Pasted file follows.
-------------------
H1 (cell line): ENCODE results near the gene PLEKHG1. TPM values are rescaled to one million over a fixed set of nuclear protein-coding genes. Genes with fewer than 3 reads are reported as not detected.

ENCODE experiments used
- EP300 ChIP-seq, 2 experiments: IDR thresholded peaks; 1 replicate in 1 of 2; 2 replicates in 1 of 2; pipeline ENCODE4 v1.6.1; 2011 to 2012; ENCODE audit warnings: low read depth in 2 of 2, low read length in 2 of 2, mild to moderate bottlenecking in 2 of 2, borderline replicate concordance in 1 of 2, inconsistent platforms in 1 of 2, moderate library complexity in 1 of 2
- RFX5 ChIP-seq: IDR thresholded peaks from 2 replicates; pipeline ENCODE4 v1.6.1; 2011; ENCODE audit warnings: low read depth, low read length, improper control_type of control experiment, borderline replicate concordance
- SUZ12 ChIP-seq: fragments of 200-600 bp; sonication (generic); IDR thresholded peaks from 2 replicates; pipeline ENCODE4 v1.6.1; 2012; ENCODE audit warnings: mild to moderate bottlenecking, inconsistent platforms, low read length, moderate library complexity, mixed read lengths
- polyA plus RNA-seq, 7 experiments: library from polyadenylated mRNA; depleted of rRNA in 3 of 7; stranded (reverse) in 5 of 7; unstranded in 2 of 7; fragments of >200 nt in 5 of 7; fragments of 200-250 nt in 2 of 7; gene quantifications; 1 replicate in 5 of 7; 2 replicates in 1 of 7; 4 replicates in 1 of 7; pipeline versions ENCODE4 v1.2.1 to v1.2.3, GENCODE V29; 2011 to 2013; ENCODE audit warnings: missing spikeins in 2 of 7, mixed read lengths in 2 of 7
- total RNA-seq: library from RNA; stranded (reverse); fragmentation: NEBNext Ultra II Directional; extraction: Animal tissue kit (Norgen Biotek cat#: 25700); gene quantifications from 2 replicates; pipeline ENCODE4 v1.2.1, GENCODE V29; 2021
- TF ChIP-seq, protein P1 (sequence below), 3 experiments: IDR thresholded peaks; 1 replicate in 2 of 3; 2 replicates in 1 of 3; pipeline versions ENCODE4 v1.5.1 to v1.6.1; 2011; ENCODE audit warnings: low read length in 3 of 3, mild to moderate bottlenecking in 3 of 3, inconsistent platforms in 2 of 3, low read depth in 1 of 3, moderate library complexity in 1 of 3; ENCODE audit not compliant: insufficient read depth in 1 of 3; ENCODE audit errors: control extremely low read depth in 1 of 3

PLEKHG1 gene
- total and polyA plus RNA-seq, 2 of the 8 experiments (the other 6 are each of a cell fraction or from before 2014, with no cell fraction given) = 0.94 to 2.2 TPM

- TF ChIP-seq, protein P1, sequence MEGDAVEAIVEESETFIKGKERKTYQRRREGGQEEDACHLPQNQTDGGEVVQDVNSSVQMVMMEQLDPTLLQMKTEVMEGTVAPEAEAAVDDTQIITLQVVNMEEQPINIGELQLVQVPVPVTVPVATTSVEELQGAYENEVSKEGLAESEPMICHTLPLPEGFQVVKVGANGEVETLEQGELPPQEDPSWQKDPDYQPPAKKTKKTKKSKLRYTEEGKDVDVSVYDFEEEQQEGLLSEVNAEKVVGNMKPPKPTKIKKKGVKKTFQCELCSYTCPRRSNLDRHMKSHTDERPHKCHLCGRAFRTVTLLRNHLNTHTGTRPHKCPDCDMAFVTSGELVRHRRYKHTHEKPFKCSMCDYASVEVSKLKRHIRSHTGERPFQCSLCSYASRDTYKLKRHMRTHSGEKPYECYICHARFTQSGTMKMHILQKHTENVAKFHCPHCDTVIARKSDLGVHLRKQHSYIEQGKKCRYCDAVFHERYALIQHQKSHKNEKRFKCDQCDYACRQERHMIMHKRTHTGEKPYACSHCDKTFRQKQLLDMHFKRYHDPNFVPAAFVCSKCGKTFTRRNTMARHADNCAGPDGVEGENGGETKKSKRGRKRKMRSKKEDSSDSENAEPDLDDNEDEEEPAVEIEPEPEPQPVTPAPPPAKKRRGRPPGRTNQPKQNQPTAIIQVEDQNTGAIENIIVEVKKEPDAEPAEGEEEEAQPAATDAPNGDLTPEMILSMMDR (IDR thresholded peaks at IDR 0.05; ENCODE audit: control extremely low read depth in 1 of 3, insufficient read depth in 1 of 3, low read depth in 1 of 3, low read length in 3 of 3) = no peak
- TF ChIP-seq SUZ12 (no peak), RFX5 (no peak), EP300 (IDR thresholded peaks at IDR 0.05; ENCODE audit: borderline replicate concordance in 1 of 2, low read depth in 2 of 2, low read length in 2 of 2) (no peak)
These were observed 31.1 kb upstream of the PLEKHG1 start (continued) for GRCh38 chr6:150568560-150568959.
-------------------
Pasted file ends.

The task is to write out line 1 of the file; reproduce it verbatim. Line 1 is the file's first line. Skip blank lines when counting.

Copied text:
H1 (cell line): ENCODE results near the gene PLEKHG1. TPM values are rescaled to one million over a fixed set of nuclear protein-coding genes. Genes with fewer than 3 reads are reported as not detected.